The dream home you fell in love with at the open house can have some dark (and costly) secrets.  That’s why a home inspection is an absolute “must” when you’re purchasing real estate—especially after this year’s storms.

A home inspection assesses virtually all aspects of a house that can be seen or touched. In other words, the inspector will walk room-by-room through the entire house and also check out the exterior. However, he or she will not open a wall to inspect the plumbing or climb a ladder for a closer look at the roof. All the same, a licensed, qualified inspector (shop around and get references before you start house-hunting) will give you a detailed report covering the entire property.

With hope, your report will have more good news than bad. Here are the biggest problem areas to look out for:


For fire safety, the question you want answered is, “is the system up to code?” The report will point out deficiencies that need to be addressed.


Your inspection will cover supply, waste, and vent systems, hot water systems, fuel systems, sump pumps, and more—but not the septic system (if there is one). A good inspector will have an eye for signs of previous leaks, and may note where potential leaks may occur (usually due to piping material and/or age).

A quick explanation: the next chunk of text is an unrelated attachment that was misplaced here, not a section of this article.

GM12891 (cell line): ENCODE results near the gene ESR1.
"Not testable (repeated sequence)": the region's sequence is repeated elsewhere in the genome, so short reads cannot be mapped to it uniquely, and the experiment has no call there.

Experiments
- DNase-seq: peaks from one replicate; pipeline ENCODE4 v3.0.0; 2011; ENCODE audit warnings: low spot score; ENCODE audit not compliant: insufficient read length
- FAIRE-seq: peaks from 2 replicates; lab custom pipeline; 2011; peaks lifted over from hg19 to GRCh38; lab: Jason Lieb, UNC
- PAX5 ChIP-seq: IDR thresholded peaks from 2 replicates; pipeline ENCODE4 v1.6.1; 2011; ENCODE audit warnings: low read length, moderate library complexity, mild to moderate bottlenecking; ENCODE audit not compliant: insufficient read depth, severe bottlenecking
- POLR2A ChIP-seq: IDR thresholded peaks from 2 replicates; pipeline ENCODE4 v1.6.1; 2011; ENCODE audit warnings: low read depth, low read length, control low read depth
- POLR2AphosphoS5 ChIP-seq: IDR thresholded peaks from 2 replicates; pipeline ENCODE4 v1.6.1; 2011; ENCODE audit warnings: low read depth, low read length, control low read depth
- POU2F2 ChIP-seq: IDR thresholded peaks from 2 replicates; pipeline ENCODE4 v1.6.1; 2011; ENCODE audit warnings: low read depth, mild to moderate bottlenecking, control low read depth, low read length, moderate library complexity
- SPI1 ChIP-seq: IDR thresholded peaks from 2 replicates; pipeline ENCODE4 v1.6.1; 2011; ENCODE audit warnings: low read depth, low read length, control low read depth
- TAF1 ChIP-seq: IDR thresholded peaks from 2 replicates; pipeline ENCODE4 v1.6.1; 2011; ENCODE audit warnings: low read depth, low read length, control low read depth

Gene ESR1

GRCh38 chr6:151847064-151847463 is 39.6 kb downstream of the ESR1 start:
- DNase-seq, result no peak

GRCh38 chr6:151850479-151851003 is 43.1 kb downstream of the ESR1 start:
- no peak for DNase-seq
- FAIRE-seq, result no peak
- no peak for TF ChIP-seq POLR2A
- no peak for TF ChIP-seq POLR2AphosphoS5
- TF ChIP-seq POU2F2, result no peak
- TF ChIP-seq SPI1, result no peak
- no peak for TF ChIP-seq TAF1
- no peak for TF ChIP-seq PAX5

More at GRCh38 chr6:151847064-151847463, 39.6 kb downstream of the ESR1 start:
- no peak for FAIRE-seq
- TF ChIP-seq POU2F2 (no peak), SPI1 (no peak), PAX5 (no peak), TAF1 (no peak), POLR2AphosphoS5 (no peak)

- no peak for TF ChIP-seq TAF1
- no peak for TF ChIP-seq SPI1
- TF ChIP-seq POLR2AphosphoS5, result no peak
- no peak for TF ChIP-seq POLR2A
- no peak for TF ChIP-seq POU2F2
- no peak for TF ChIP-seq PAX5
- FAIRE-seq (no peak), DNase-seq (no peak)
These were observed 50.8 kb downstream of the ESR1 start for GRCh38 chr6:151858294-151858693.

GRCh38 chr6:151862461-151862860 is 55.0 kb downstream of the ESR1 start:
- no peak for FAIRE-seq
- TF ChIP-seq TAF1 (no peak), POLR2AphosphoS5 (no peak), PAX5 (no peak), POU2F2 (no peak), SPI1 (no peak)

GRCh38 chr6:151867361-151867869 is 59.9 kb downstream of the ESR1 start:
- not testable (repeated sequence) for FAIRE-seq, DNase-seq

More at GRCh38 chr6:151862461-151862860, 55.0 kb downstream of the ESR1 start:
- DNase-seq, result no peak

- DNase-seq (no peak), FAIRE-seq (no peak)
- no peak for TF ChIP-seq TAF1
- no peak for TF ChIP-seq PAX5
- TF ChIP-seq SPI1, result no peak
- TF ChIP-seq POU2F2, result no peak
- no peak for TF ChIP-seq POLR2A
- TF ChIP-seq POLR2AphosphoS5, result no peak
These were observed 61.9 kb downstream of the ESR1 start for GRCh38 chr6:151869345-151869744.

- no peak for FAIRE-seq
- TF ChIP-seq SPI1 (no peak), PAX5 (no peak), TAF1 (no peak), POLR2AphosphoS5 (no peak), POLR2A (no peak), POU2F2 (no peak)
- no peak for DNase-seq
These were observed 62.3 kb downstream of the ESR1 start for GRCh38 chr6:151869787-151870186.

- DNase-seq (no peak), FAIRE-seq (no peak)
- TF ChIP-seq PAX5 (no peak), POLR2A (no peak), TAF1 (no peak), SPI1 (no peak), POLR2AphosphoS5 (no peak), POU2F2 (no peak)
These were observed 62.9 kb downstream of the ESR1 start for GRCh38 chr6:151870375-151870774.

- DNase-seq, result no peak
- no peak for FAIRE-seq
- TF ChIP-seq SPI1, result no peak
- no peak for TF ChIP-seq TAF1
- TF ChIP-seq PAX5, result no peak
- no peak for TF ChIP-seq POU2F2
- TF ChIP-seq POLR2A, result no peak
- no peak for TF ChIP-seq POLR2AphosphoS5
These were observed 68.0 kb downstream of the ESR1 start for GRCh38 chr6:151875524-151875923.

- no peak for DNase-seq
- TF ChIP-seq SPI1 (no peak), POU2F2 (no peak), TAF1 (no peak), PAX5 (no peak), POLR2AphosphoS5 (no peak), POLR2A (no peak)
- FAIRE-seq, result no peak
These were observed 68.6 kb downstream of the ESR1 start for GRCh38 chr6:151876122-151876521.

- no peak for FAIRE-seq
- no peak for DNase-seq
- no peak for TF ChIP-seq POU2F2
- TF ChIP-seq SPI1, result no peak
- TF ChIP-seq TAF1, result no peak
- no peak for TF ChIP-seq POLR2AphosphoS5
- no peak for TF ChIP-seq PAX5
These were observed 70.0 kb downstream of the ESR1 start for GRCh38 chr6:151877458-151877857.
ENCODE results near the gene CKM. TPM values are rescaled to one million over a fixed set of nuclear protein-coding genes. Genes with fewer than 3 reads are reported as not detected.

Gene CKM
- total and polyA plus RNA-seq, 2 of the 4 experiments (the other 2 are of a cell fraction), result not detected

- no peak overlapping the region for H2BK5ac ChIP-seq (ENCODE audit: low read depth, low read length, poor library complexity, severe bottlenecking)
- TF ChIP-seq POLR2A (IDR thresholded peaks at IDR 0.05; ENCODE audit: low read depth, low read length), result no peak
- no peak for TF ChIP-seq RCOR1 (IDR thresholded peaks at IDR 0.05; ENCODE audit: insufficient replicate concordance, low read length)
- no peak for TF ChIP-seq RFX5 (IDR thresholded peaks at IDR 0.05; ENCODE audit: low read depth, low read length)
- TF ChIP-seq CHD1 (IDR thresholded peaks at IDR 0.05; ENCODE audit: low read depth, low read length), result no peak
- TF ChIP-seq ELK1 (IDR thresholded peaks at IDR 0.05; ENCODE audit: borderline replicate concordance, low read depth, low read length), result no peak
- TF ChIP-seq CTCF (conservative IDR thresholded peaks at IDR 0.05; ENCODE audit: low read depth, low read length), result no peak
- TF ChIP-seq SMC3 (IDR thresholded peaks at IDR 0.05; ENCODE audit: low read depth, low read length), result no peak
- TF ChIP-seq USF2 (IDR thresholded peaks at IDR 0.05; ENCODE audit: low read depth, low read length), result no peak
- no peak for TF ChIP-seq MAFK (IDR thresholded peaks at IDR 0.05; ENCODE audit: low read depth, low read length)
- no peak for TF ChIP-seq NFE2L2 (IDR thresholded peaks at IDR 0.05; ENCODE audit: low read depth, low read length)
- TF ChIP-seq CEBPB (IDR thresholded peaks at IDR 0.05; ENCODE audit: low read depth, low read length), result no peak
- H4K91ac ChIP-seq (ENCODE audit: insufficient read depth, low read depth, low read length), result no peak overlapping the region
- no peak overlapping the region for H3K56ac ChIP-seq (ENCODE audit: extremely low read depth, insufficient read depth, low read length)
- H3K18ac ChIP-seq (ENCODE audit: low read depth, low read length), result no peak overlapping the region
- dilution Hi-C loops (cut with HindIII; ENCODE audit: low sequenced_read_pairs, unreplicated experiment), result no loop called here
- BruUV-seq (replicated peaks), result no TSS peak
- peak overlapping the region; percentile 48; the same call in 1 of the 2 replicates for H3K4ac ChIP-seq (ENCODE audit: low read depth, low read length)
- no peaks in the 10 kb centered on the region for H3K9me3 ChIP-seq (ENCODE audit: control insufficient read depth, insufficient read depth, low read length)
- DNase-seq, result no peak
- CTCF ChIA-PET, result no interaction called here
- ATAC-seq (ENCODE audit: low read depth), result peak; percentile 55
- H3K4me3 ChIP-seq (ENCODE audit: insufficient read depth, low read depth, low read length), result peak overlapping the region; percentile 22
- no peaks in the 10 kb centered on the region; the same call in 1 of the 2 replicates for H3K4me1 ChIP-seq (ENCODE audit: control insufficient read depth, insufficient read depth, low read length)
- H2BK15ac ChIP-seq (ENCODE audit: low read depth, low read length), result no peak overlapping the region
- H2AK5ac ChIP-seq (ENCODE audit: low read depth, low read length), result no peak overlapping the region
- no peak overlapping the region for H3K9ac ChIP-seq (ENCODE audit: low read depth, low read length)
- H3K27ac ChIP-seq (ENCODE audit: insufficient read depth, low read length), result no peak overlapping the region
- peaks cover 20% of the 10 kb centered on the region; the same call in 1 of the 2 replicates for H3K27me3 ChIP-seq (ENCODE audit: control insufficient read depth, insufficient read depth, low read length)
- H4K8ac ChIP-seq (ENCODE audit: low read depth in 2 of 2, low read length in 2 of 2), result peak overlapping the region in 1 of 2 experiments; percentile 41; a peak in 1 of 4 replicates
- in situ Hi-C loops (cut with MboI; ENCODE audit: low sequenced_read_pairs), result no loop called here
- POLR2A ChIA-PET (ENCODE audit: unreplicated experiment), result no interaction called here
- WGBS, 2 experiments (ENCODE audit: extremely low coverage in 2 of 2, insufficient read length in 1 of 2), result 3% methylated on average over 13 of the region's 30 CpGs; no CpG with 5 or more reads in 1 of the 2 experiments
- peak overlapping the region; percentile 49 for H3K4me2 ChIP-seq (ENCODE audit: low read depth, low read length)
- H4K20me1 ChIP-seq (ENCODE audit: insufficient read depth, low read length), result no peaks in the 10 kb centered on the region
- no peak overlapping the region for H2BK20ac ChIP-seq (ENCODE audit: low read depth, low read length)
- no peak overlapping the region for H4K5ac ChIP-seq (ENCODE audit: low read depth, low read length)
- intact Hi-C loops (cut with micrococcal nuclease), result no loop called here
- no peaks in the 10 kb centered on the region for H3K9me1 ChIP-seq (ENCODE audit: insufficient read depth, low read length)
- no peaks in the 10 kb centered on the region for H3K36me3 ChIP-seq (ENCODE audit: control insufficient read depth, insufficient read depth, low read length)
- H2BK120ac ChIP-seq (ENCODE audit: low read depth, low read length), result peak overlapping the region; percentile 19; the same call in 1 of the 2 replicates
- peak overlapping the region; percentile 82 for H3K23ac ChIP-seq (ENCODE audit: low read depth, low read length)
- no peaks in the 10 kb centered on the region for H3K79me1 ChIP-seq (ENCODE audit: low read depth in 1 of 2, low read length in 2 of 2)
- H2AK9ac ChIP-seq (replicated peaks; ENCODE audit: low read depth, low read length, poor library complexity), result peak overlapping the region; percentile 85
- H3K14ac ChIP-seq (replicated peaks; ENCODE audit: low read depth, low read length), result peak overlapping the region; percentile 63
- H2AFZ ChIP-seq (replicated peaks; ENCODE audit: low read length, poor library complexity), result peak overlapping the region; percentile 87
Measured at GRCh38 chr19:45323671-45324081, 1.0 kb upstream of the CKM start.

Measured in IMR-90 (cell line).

We live in a damp, humid part of the world, and that can take its toll on a structure. The effects can range from punky windowsills to mold in crawlspaces. Also, poorly graded grounds can prevent damaging water from flowing away from the structure.

Rot and insect damage

Your inspector will probe for wood that has rotted or suffered damage from termites or carpenter ants. However, he or she cannot lo


ok behind shingles or wallboard for further signs.


Cracks, moisture, leaks and other flaws will all be evident to a qualified inspector.


You inspector will use binoculars to view the roof from ground level. Qualified inspectors will know how to spot aging, damaged, or missing shingles, or other areas of concern.

OK, you’ve got the inspection report. What do you do about “red flags?”

Bottom line: You shouldn’t be on the financial hook for problems with someone else’s house. You have several choices:

  • Depending on the terms of your contract, you can walk away from the deal within a certain number of days. Read your contract carefully before you sign!
  • You can ask the seller to remedy the problems, at their cost.
  • You can try to negotiate the selling price down, to account for your out-of-pocket costs of fixing the problems.

One more important thing to note: Your inspector won’t give you guidance on how much a repair might cost. You’ll have to consult contractors and tradespeople for that information.

The inspection can be among the most stressful parts of buying a home. Your mortgage shouldn’t add to that stress. Pen Air is ready to do all we can to get you into your dream home, as easily as possible.